Research suggests that a new targeted therapy, quizartinib, may be a safe and effective option to treat a subset of patients with treatment-resistant acute myeloid leukemia (AML).
AML is a fast-growing blood cancer in which patients produce an excessive amount of abnormal, immature white blood cells that are unable to adequately fight infection. Following AML diagnosis, leukemia cells from patients undergo genetic testing to identify the mutation driving the disease, which helps determine the appropriate treatment protocol. Of the many types of genetic mutations that can occur in AML, one of the most threatening is the FLT3-ITD (internal tandem duplication), which makes the leukemia even more aggressive and typically leads to failure of standard chemotherapy treatment response.
"The FLT3 mutation is essentially a power switch that leukemia cells use to spread more aggressively, which helps them to grow back immediately after chemotherapy," said Mark J. Levis, MD, PhD, lead author and Associate Professor of Oncology, Pharmacology, and Medicine at the Sidney Kimmel Comprehensive Cancer Center at Johns Hopkins Medicine in Baltimore. "The only way to treat this type of mutation is to find a way to turn the switch off a feat that has eluded researchers for far too long."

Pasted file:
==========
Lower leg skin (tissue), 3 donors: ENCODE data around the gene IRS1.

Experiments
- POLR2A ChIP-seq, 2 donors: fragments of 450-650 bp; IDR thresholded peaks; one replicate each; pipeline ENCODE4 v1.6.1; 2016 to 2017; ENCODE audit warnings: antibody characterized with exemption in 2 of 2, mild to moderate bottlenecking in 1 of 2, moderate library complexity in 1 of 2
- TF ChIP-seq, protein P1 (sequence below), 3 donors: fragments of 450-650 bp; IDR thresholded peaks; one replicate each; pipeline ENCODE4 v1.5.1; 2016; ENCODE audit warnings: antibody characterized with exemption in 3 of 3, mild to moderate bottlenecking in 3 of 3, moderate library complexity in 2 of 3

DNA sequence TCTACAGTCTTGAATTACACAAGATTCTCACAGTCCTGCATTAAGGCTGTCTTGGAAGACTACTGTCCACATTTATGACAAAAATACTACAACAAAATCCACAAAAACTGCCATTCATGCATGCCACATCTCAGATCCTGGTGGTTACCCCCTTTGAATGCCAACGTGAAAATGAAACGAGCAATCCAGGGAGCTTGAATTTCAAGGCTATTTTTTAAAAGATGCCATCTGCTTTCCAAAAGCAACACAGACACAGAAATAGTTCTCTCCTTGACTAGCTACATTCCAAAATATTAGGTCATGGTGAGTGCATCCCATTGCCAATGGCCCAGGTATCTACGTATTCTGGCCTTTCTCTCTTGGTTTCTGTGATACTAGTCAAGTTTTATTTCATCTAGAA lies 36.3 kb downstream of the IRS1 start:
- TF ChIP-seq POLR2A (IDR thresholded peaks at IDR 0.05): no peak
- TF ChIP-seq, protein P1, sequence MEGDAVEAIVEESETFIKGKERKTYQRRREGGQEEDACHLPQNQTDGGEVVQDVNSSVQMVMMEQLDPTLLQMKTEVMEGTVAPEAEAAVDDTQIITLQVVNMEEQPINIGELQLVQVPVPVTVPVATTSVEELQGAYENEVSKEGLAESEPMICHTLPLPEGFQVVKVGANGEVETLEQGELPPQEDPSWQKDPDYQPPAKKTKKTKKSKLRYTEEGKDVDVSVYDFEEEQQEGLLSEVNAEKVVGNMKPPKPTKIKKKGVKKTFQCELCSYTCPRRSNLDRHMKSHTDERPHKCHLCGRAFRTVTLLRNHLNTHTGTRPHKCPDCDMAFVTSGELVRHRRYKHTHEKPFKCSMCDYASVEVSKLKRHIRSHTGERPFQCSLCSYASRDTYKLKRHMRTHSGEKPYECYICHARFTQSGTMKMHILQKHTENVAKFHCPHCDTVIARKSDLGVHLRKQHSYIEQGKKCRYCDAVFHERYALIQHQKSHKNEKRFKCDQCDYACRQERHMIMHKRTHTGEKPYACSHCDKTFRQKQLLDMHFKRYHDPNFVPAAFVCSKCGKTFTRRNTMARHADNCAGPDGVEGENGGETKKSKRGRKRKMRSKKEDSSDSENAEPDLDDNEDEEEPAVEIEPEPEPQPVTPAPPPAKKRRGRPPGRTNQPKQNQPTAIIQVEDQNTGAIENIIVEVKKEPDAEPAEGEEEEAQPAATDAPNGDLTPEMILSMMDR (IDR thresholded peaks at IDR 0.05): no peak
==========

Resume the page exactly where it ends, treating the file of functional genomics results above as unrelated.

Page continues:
Patients with the FLT3-ITD mutation can achieve remission with standard chemotherapy but tend to relapse very quickly. An important treatment option is a stem cell transplant, but only if the patient is in some form of remission; otherwise, transplant failure rates are high. Given the barriers to treatment in this patient population, researchers have been examining the efficacy of the investigational oral agent quizartinib, which is designed to "turn off" the mutated FLT3 enzyme, thus forcing the immature cancer c
|Contact: Andrea Slesinski|
American Society of Hematology